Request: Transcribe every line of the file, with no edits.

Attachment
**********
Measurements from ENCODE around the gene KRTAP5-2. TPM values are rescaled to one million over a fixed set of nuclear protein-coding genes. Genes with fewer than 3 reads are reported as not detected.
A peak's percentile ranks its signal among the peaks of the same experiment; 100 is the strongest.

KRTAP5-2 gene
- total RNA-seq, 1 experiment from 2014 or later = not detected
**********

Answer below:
Measurements from ENCODE around the gene KRTAP5-2. TPM values are rescaled to one million over a fixed set of nuclear protein-coding genes. Genes with fewer than 3 reads are reported as not detected.
A peak's percentile ranks its signal among the peaks of the same experiment; 100 is the strongest.

KRTAP5-2 gene
- total RNA-seq, 1 experiment from 2014 or later = not detected